“There’s widespread recognition by this board that rebuilding to the lofty levels that we had in the past is not possible,” said another ASMFC member. “Five percent is pretty meager, and it’s within the statistical uncertainty of future stock assessments.” Still, he said, he didn’t support the idea of sending the proposals back to the LCMAs for further work. Instead, he said, he supported waiting for an updated stock assessment to see how well current restrictions are working.

ASMFC member Craig Miner, from Connecticut, said the current proposals were “better than nothing. I don’t think anything that we’d come up with would have any less or more of an impact. Most of the fishermen are out of the water because the lobsters aren’t there. So the reductions are already occurring, because the stock’s not there. We can put in place an artificial parameter, but it won’t have any greater impact on stock rebuilding than keeping the few people we have out there, out there. If we start seeing landing numbers spike, that would be time to revisit this. But I don’t see a spike.”

One ASMFC member said the commission needs to think differently about lobster management in Southern New England. Rebuilding the stock would require a near-complete elimination of fishing, which remains the top cause of mortality, he said.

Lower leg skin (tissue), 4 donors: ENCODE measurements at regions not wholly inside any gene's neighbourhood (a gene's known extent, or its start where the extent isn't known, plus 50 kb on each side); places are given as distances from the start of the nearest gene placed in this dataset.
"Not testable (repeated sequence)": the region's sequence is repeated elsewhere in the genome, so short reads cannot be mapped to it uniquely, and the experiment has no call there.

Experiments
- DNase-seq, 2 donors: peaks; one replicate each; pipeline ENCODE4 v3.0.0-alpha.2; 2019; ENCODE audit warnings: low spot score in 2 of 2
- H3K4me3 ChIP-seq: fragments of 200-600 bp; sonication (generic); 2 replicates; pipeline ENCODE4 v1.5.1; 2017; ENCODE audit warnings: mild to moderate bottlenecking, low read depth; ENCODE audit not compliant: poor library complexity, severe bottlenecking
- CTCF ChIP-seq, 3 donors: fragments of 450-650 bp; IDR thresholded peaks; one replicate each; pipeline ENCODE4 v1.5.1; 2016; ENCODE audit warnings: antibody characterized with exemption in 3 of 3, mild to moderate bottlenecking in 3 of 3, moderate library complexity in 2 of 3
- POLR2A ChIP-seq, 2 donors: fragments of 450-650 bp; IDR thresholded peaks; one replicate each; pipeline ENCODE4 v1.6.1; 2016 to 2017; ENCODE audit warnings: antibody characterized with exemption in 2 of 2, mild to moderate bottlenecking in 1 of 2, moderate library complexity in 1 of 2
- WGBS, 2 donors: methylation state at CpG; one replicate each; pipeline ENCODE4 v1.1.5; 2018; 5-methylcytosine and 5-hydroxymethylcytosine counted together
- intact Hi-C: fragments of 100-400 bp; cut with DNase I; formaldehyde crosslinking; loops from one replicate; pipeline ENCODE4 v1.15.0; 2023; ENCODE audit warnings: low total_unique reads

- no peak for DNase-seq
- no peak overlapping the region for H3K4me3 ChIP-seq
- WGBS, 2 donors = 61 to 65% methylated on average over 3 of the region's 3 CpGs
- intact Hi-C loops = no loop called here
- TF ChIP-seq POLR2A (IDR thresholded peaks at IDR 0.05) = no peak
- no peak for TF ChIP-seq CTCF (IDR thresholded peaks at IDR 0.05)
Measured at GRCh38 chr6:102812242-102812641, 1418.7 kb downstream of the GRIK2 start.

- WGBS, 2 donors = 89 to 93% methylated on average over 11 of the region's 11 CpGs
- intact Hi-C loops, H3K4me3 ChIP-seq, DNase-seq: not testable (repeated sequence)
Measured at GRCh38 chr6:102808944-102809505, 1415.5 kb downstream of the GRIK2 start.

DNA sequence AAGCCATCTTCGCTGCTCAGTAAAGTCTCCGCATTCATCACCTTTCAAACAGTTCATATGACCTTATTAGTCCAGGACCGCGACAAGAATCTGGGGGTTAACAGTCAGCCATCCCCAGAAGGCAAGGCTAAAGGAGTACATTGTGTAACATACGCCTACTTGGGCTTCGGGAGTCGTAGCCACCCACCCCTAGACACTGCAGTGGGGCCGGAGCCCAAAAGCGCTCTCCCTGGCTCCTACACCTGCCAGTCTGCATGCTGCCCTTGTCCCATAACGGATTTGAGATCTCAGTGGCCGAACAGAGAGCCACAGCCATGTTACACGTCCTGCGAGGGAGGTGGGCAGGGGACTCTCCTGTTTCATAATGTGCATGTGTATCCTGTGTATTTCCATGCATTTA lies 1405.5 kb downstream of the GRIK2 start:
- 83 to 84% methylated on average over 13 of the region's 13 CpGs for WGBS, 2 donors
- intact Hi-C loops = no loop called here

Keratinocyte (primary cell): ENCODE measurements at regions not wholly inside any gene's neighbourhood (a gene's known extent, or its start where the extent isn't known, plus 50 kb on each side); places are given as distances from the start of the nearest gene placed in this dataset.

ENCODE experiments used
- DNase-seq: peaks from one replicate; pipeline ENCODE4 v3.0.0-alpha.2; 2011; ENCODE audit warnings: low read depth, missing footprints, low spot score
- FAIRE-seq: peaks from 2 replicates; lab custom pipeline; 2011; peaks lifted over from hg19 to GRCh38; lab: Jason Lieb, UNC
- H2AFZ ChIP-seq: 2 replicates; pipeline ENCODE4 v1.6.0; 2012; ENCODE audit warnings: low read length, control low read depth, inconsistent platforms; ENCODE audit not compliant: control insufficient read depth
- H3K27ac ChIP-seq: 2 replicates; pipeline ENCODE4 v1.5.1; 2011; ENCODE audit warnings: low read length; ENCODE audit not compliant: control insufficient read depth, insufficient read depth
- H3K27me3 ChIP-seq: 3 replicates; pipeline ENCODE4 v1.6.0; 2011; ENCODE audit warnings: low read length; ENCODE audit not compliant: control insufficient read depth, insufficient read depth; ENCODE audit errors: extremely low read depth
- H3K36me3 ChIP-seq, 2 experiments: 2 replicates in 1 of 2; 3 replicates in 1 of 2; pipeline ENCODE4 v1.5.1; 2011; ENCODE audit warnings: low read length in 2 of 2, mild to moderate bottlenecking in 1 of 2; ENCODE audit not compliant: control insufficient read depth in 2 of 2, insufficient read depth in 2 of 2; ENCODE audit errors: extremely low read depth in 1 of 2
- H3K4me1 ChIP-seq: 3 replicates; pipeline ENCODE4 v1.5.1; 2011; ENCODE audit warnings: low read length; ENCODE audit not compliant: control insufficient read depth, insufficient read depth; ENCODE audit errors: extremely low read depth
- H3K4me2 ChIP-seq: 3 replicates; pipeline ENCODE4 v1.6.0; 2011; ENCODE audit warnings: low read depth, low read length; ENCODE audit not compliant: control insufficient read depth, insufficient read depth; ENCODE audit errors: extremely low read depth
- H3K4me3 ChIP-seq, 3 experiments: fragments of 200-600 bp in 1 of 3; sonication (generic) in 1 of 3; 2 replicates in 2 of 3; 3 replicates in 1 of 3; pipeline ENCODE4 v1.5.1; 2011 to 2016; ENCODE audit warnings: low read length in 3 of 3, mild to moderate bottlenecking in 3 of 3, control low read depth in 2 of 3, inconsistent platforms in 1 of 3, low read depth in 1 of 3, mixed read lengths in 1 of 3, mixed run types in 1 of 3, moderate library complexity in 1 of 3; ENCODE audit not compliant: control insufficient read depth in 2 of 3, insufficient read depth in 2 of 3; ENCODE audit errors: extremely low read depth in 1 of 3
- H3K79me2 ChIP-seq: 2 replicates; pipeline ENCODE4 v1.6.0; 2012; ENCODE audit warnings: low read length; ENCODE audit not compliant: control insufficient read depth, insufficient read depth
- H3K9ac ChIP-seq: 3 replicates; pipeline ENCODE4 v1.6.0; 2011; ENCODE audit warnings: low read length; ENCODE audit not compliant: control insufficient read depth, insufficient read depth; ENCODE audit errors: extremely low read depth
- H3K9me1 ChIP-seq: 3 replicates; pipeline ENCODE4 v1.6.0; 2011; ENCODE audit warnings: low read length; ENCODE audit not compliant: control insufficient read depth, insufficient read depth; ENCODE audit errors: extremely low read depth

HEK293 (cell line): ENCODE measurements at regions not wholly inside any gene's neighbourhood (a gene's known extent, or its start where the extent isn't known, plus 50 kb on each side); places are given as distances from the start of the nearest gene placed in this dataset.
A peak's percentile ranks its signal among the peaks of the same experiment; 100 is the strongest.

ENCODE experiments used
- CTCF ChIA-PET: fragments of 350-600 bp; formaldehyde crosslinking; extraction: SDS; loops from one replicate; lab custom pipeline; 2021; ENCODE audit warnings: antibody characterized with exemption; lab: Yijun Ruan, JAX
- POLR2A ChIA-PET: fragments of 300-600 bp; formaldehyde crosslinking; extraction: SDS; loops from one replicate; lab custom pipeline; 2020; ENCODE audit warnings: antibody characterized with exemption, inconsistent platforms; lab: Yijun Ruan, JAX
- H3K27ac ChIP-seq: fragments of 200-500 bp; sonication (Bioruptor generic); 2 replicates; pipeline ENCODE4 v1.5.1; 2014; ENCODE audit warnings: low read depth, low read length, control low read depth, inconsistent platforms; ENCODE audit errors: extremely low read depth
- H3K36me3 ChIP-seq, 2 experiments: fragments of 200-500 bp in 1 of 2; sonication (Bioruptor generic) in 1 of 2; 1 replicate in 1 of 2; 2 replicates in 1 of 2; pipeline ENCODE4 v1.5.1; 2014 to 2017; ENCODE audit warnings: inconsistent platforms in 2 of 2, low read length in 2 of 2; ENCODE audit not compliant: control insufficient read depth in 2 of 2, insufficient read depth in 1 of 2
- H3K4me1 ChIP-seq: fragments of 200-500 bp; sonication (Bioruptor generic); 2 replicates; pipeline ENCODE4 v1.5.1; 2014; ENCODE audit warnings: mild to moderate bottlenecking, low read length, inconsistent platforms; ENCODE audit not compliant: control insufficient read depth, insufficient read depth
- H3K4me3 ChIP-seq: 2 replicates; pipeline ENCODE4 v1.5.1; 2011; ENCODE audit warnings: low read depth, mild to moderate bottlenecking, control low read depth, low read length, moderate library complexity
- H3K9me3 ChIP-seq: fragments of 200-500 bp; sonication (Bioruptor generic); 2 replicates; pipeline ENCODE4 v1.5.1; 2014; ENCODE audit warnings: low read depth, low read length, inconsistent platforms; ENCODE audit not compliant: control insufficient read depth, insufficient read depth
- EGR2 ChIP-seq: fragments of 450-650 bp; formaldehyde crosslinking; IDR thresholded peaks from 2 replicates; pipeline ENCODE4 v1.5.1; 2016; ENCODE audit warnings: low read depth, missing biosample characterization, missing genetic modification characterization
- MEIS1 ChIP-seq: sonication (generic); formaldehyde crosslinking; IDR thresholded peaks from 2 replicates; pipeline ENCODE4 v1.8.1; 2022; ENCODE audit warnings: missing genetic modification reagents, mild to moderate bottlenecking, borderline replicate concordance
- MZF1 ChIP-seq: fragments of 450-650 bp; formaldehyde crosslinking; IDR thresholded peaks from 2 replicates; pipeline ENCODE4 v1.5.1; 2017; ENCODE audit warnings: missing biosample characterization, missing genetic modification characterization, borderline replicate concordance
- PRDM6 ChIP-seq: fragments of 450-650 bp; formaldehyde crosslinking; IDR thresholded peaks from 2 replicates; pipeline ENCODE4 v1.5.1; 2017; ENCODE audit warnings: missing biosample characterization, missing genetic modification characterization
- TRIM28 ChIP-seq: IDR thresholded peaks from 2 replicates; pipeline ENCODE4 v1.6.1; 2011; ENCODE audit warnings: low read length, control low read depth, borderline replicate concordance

“So we know there are things we can do,” he said, advocating for sending the proposals back to the LCMAs for revision.

ASFMC member Tom Fote, from New Jersey, said a reduction of traps would not affect that state’s fishery too much, since there are only about 15 active permits there today—a third of the number in the 1990s.

“The industry has reduced itself,” Fote said. “It was a huge problem for those fishermen, but not to the overall economy of New Jersey.” But, he continued, “When I look at our northern brethren and see that warm water moving up and see black sea bass moving in and poor recruitment the last four or five years, I’d be very nervous up in Maine and New Hampshire. So we need to think about how we do a gradual come-down if those same things happen in New England. We’re not talking about 30 permits. We’re talking 4,000 to 5,000 in Maine. That will be a huge economic impact that we haven’t seen in any fishery since groundfish. So we need to think about how to deal with that situation” with respect to the effects of climate change.

In the end, the ASFMC decided not to move forward with Addendum XXV, and to instead establish a workgroup to discuss ways to manage Southern New England lobster.

In further action, the ASMFC approved the initiation of Draft Addendum

XXVII, which seeks to increase the resiliency of the Gulf of Maine/Georges Bank stock by considering the standardization of management measures, including gauge size and v-notch definitions, across the Lobster Conservation Management Areas. As a proactive management action, it’s intended to respond to signs of reduced settlement, according to an ASMFC press release. In 2016, over 158 million pounds were landed coastwide, totaling $666 million in ex-vessel value. The vast majority of harvest occurs within the Gulf of Maine/Georges Bank area, with over 130 million pounds landed in Maine alone. “Since 2012, settlement surveys for the Gulf of Maine/Georges Bank stock have indicated a consistent decreasing trend in young-of-year lobster,” the release said. “This decrease could foreshadow a decline in recruitment and landings.”